Cheimison wrote:Forcing the enemy to give up and leave out of sheer exhaustion is a pretty common tactic for cavalry archers, though the bait and flank was also successful. Really, if you get for cavalry routed you are at their mercy (unless you are in a fortress), which would be a win but not a decisive tactical win. Fighting horse nomads is more of a campaign than a battle, one which was often inconclusive. This is a problem to stimulate the way the engine currently works, but since Persianids are some of my favorite historical armies I still would like to find a way of making them more engaging.

Agree with this. Based on several plays in Sengoku Jidai, Mongols and early Jurchen can deal a lot of damage at the start of a battle but they would eventually lose in the end. If only it was easier to retreat instead of running around the map waiting for the time limit.
Confining an all mounted force to a defined battlefield and set piece engagement is just wrong in general. They did fight some decisive engagements, but usually they just strung your forces out in a series of fruitless engagements and harassment that was too dangerous to ignore but too nebulous to be called a battle. Tactical games rarely have the scope to represent this, much less show how it actually WORKED and allowed them to defeat much larger and better fortified armies. Tabletop games are almost entirely biased around large force engagement, and making the nomads fight in those circumstances was almost impossible.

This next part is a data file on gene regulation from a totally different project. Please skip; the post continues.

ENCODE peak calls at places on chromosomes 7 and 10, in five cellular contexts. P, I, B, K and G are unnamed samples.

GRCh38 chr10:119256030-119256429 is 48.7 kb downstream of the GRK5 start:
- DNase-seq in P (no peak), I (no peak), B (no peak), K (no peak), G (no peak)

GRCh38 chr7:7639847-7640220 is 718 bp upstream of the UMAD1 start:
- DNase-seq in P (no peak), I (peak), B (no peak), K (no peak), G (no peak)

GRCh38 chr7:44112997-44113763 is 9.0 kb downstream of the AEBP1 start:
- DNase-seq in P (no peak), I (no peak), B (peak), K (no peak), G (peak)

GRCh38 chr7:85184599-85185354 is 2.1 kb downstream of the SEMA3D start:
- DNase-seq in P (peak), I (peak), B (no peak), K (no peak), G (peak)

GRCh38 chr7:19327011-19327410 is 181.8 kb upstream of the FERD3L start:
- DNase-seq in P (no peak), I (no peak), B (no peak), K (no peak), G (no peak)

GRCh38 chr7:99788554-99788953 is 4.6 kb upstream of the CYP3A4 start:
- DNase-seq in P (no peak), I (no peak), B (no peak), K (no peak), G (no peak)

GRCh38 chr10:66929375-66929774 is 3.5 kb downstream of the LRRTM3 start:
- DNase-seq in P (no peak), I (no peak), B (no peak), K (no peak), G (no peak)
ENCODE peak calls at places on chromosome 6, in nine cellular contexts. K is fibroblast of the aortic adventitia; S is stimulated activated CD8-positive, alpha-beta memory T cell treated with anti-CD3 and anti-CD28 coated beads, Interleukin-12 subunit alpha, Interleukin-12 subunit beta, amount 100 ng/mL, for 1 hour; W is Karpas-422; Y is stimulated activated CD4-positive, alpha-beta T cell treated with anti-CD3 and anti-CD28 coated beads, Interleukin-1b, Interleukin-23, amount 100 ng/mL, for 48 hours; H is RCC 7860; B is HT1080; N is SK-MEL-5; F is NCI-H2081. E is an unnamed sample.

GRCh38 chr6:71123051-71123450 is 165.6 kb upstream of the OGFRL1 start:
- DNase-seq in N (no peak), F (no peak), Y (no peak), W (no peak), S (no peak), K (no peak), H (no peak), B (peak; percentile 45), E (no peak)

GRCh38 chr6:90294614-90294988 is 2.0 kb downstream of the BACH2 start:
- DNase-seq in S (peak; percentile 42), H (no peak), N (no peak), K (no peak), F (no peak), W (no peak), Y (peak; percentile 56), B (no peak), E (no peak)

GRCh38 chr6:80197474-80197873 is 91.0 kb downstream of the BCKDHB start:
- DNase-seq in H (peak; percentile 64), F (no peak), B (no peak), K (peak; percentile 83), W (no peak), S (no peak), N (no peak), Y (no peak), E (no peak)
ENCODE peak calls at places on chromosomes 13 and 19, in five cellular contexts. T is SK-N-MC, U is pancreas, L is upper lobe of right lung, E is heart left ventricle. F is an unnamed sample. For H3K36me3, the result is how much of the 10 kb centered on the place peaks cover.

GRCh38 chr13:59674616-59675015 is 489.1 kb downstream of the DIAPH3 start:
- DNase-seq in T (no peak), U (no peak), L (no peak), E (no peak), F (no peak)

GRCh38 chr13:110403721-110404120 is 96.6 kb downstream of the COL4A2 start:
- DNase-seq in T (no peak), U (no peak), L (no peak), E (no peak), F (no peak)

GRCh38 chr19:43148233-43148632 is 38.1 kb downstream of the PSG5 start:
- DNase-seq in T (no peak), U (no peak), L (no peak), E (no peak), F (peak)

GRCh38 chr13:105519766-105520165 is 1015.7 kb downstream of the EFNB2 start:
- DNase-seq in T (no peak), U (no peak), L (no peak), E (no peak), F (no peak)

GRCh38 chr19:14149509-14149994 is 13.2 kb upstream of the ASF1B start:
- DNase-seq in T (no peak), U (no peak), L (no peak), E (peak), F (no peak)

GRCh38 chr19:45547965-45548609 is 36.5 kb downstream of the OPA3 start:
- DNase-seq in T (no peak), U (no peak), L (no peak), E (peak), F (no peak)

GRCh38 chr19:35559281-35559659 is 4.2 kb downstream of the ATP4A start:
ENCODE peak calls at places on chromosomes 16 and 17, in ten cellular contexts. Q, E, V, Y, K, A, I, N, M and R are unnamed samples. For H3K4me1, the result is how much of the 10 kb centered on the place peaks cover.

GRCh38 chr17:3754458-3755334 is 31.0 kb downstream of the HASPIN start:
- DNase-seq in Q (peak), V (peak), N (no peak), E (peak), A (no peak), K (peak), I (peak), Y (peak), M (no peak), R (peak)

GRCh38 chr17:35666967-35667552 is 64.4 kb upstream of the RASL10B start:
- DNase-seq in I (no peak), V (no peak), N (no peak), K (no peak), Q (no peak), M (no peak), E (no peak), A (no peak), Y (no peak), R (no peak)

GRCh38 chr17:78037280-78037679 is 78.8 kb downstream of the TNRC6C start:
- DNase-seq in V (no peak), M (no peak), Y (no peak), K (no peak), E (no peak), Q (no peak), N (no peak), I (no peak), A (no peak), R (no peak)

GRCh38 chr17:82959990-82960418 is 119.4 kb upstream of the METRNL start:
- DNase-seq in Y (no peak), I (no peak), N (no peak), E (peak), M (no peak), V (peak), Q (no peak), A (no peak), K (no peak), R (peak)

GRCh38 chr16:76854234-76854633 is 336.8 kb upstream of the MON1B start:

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Re: Do Parthia need a boost?

Post by Nijis » Fri Oct 20, 2017 10:12 pm

Confining an all mounted force to a defined battlefield and set piece engagement is just wrong in general.
To some degree this is true of all armies. Any army can almost always march away from a set-piece battle. Pretty much by definition, every miniatures-style set-piece is going to be a special circumstance - an army is relieving a siege, or marching away will be taken as a sign of the commander's cowardice and undermine his cause, or if there's no battle it will just exhaust the surrounding countryside's supplies or the treasury, it needs to get to a water supply, or it's been ambushed, etc.

The extended engagements you mention are more common than battles in virtually every campaign. Perhaps they're more common when one side is horse archers and another side is infantry, but they can and did happen with other force matchups too.